This absence of identity does not, of course, prevent us from enjoying any individual piece of music, but it adds up to something more problematic. I think it illustrates one of the reasons why choral music no longer matters in the way we might like it to. It has lost its social moorings. And if the words don’t really matter – other than momentarily, aesthetically – then why have singers, why have choirs? Performing masterpieces from the past is not enough of an answer.

The last of these three questions of identity lies within the actual profession of singing itself.

Few singers study music with the intention of becoming professional choral singers. I suppose you could say the same thing about string players, for example; but the realisation that a solo career may not happen seems to set in earlier with them, and orchestral playing is usually included as a very necessary part of their training. With singers it is quite different. Not only do they tend to nourish solo ambitions for much longer and see choral jobs as tedious and entirely subordinate steps in that higher direction, but their teachers reinforce this attitude as strongly as they can. In some places, every voice, no matter how delicate its beauty, is assessed purely for its operatic potential. It is force-fed with a diet of vibrato and other technical tricks in an attempt to make it as broad and loud as possible. Numbers of voices are destroyed in this process, which is reckoned I suppose as a kind of natural selection.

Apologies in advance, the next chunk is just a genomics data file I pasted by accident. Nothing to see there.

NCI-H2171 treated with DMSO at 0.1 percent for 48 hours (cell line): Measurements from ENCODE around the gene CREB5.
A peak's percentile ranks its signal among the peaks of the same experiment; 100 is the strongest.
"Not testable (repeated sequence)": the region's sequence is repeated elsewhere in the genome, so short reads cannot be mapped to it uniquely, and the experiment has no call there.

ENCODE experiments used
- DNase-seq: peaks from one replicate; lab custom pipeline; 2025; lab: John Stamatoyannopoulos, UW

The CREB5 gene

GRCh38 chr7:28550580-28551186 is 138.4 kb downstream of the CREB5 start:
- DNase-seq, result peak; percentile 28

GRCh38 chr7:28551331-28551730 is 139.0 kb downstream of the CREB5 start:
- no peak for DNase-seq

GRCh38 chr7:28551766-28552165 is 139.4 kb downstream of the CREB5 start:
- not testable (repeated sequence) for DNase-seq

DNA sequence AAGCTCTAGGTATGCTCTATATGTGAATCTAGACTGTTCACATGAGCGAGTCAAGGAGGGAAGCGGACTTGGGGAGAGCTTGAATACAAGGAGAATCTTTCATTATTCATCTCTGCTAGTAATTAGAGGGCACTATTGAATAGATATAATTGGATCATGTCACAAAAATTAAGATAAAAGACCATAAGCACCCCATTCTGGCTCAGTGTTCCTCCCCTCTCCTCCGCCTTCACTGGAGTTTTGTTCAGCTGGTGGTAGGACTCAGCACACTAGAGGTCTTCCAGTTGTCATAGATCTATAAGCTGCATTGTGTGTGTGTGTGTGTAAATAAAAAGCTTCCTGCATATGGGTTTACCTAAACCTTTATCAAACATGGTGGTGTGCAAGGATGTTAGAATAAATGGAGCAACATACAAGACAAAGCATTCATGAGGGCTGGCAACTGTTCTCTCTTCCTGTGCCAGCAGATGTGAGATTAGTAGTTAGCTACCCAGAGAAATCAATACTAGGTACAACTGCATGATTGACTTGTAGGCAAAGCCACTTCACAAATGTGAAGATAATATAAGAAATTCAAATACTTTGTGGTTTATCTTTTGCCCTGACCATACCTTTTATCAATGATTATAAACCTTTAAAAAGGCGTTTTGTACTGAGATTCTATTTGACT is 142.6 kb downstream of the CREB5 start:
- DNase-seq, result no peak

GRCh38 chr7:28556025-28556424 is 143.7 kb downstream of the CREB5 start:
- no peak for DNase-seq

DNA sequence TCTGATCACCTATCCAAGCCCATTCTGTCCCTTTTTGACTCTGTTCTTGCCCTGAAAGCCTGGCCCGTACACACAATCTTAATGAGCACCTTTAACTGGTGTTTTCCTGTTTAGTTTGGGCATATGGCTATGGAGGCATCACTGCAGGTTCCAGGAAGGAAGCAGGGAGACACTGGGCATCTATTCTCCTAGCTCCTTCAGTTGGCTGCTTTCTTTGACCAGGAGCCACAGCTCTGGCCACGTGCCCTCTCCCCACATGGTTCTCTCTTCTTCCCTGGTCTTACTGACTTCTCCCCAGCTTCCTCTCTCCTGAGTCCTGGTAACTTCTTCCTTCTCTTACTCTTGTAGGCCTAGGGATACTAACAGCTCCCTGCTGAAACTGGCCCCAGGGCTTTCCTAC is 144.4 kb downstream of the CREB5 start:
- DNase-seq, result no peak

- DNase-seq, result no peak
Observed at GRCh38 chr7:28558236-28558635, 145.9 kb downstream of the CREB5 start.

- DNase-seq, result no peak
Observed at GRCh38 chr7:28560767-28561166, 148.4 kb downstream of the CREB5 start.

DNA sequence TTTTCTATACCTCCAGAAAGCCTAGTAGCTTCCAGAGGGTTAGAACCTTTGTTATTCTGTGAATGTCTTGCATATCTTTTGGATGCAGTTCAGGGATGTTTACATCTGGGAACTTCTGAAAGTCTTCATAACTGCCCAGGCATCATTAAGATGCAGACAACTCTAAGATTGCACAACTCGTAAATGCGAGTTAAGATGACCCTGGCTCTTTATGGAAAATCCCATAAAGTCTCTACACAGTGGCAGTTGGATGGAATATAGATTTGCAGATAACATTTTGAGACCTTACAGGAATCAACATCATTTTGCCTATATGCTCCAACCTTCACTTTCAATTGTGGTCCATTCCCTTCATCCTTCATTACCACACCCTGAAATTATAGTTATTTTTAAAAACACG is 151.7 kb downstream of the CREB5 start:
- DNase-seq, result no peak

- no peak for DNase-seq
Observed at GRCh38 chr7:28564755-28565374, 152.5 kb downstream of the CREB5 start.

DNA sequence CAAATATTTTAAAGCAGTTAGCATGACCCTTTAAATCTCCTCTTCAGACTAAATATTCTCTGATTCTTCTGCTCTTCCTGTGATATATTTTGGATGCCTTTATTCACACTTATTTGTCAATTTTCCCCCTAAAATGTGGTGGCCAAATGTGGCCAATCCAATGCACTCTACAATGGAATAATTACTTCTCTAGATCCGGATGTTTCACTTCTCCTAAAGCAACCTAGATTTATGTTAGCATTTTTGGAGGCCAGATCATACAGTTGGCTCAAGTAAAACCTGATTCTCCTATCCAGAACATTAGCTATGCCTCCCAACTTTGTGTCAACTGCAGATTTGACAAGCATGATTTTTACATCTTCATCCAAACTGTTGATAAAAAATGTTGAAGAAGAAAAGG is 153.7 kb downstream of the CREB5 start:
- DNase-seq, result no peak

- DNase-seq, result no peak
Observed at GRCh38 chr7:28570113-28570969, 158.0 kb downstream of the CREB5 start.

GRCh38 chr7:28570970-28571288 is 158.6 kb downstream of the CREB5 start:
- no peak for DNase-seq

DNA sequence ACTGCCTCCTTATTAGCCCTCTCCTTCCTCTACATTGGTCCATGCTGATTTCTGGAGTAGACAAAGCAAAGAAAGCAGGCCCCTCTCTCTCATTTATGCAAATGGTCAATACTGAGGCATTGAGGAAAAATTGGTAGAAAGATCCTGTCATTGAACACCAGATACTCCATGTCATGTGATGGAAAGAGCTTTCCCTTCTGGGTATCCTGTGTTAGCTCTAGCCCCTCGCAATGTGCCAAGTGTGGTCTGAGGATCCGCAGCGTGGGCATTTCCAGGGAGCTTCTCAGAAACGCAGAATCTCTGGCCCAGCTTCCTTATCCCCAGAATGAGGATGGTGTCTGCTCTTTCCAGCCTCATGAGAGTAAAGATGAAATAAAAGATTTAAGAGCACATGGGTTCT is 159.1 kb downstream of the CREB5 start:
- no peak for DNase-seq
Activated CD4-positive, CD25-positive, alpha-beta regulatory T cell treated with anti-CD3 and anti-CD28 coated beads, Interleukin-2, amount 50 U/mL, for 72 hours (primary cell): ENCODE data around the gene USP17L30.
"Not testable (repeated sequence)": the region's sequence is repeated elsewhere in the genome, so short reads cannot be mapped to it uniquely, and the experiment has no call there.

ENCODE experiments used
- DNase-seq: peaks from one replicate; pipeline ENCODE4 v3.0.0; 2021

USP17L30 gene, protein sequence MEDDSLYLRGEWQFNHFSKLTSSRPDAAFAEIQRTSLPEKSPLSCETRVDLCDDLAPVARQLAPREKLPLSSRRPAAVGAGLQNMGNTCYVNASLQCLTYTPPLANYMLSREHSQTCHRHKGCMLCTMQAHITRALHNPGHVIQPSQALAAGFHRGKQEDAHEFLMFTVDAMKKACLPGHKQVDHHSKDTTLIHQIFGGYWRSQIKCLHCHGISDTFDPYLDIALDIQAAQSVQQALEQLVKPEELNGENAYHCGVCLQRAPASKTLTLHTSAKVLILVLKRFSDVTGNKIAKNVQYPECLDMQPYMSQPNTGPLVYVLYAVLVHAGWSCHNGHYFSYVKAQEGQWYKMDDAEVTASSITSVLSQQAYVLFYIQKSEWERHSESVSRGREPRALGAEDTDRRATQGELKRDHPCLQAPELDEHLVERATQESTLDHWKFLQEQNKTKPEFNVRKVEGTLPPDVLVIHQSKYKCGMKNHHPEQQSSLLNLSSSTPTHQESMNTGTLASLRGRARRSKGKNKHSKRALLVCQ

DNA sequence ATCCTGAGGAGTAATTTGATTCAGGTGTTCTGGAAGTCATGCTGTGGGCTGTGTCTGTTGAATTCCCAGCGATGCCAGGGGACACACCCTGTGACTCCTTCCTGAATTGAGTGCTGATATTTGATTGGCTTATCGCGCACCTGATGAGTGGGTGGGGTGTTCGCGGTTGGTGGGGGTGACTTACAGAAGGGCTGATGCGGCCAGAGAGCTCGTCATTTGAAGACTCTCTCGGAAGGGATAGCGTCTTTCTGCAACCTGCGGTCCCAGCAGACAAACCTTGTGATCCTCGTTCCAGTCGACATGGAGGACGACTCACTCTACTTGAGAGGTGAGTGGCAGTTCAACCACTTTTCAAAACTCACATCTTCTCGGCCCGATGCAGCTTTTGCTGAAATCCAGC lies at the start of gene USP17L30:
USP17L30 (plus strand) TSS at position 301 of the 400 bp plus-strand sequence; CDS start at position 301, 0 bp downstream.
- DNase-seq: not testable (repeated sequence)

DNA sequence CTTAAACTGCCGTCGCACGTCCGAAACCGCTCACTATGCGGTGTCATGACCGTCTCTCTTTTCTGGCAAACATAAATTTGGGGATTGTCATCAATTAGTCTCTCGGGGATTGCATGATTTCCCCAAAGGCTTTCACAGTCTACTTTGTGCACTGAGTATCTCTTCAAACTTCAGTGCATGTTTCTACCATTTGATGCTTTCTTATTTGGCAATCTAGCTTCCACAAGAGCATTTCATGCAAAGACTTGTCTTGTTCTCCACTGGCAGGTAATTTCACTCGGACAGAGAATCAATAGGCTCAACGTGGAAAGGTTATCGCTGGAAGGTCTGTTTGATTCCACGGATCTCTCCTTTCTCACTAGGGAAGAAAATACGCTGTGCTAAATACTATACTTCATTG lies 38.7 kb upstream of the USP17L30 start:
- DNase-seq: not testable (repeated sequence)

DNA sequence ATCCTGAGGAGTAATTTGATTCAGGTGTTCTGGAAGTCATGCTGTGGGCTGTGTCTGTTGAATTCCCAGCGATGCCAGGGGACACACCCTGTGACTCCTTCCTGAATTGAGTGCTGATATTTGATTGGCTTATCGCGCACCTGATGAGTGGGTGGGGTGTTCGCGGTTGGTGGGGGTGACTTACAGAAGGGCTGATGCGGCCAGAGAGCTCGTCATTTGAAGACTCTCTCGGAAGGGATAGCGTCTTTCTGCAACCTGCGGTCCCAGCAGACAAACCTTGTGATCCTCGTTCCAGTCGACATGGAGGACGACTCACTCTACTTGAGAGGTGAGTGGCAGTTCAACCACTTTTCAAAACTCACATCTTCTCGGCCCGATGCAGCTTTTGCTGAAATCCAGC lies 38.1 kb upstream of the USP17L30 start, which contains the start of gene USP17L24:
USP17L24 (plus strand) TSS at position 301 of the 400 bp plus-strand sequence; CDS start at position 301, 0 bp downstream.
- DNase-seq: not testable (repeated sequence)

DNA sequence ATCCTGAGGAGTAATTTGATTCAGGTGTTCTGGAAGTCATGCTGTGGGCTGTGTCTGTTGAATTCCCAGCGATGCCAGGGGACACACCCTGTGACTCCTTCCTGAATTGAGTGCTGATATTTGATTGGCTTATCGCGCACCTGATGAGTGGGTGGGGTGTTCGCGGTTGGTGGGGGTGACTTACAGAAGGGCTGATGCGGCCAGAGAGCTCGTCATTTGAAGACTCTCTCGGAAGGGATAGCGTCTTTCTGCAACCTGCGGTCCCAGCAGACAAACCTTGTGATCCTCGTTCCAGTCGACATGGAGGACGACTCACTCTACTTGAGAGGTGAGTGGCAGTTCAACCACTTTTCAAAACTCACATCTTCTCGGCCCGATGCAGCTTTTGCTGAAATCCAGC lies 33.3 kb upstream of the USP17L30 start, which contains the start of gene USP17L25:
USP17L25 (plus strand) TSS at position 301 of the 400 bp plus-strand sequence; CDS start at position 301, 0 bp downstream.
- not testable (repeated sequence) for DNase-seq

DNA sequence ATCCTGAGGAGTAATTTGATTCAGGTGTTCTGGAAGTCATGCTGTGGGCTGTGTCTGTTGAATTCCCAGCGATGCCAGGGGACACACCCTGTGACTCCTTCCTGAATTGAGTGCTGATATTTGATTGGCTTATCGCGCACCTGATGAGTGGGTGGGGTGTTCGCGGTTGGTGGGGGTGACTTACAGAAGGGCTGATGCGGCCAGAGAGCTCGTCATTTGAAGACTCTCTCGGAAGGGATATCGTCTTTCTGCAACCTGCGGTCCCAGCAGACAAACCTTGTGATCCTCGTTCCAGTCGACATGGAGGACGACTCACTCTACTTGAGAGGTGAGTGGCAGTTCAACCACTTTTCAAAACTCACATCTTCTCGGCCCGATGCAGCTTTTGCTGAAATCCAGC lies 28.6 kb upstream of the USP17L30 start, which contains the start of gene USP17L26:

One of the benefits of the early music revival has been to create a role for the non-operatic voice and to raise awareness that a singer need not be either a soloist or a choir singer, but that there is indeed a continuity joining these extremes together.  The vocation and craft of being a singer, whether international opera star or chorus member, has to be viewed as essentially the same thing. I suspect that a lot of singers are ready to accept this, but as long as singing teachers work against it, and critics reinforce the primacy of vocal dynamics, then the craft will be viewed in a very lopsided manner, and as a vocation it will remain a flawed enterprise.